Pamela G. Sikkink
5775 Highway 10 West
Contact Pamela G. Sikkink
My research interests include classifying fire effects in live and dead fuel; determining how combustion affects productivity and physiological characteristics of grasses, forbs, and shrubs; determining limits of heat tolerance in vegetative parts of understory fuels; and developing ways to bridge modern and historic field sampling methods in vegetation communities.
Objectively classifying fire effects provides for consistent collection of data in fuels studies and standardized communication between researchers and managers. Research on grass curing and live fuel moistures of all understory vegetation is needed to improve the prediction of fire effects when modeling wildfire and prescription burns. Research on the heat tolerance of vegetative parts of plants is important to judging severity of burns and assessing restoration needs. Finding ways to bridge the sampling methods of past and present is important to assessments of the effects of climate change in Yellowstone National Park.
Why This Research is Important
- Bemidji State University, Bemidji, MN, B.S. Biology and Geology
- University of Montana, Missoula, M.S. Forestry and Geology
- University of Montana, Missoula, Ph.D. Forestry
- Heinsch, Faith Ann; Sikkink, Pamela G.; Smith, Helen Y.; Retzlaff, Molly L. 2018. Characterizing fire behavior from laboratory burns of multi-aged, mixed-conifer masticated fuels in the western United States.
- Keane, Robert E.; Sikkink, Pamela G.; Jain, Theresa B. 2018. Physical and chemical characteristics of surface fuels in masticated mixed-conifer stands of the U.S. Rocky Mountains.
- Jain, Theresa ; Sikkink, Pamela ; Keefe, Robert ; Byrne, John . 2018. To masticate or not: Useful tips for treating forest, woodland, and shrubland vegetation.
- Sikkink, Pamela G.; Jain, Theresa B.; Reardon, James; Heinsch, Faith Ann; Keane, Robert E.; Butler, Bret; Baggett, L. Scott. 2017. Effect of particle aging on chemical characteristics, smoldering, and fire behavior in mixed-conifer masticated fuel.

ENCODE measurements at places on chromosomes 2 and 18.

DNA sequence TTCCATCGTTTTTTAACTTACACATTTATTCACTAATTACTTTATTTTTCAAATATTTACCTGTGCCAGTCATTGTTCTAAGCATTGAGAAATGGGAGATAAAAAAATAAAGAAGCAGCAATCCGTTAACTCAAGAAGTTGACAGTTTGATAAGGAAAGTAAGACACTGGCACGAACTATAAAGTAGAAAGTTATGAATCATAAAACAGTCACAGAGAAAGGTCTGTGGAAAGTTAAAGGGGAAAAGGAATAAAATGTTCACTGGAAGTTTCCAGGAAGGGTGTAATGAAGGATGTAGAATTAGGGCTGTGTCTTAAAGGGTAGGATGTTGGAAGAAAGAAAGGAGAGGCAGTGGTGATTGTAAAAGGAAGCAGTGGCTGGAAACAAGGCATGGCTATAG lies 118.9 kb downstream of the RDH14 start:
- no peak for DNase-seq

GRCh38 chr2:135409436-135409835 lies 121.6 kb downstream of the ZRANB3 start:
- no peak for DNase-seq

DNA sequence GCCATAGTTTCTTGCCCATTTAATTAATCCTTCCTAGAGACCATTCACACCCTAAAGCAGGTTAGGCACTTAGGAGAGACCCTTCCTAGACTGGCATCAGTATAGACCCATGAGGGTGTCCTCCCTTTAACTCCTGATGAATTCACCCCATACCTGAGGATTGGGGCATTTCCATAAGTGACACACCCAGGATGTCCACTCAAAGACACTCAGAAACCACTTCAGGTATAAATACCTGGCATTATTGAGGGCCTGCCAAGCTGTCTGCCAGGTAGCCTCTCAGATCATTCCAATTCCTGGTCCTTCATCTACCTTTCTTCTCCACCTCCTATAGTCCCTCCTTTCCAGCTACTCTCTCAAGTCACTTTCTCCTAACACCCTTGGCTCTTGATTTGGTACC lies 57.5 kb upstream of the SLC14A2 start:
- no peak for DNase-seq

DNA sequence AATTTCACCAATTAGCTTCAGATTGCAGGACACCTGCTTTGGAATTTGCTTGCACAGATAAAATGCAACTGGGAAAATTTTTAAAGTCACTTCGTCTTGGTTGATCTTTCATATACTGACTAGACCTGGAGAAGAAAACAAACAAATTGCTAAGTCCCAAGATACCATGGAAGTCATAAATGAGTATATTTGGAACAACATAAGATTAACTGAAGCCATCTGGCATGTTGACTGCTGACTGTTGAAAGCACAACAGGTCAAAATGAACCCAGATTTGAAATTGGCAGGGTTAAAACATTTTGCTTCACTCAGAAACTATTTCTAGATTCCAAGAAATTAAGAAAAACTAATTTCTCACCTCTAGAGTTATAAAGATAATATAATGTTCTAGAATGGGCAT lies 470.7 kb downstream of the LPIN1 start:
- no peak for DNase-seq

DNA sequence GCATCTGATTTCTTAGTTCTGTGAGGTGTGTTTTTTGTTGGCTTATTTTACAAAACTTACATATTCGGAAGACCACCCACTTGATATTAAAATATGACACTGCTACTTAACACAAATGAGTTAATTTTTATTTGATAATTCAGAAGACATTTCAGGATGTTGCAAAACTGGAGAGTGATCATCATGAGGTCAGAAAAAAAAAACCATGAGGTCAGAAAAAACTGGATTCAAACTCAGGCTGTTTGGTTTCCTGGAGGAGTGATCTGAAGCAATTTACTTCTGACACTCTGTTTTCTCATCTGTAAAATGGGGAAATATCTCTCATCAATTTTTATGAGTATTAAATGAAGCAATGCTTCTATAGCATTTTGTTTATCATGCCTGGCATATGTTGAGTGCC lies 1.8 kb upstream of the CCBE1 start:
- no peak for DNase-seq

- Sikkink, Pamela G. 2015. Comparison of six fire severity classification methods using Montana and Washington wildland fires.
- Morgan, Penelope; Keane, Robert E.; Dillon, Gregory K.; Jain, Theresa B.; Hudak, Andrew T.; Karau, Eva C.; Sikkink, Pamela G.; Holden, Zachery A.; Strand, Eva K. 2014. Challenges of assessing fire and burn severity using field measures, remote sensing and modelling.
- Karau, Eva C.; Sikkink, Pamela G.; Keane, Robert E.; Dillon, Gregory K. 2014. Integrating satellite imagery with simulation modeling to improve burn severity mapping.
- Sikkink, Pamela G.; Renkin, Roy; Chong, Geneva; Sikkink, Art. 2013. Assessing five field sampling methods to monitor Yellowstone National Park's northern ungulate winter range: the advantages and disadvantages of implementing a new sampling protocol.
- Miller, Sue; Keane, Robert; Morgan, Penny; Sikkink, Pamela; Karau, Eva; Dillon, Greg. 2013. Science You Can Use Bulletin: Seeing red: New tools for mapping and understanding fire severity.
- Sikkink, Pamela G.; Keane, Robert E. 2012. Predicting fire severity using surface fuels and moisture.
- Sikkink, Pamela G. 2011. The Yellowstone sage belts 1958 to 2008: 50 years of change in the big sagebrush (Artemisia tridentata) communities of Yellowstone National Park.
- Chong, Geneva; Barnett, David; Chemel, Benjamin; Renkin, Roy; Sikkink, Pamela. 2011. Vegetation monitoring to detect and predict vegetation change: Connecting historical and future shrub/steppe data in Yellowstone National Park.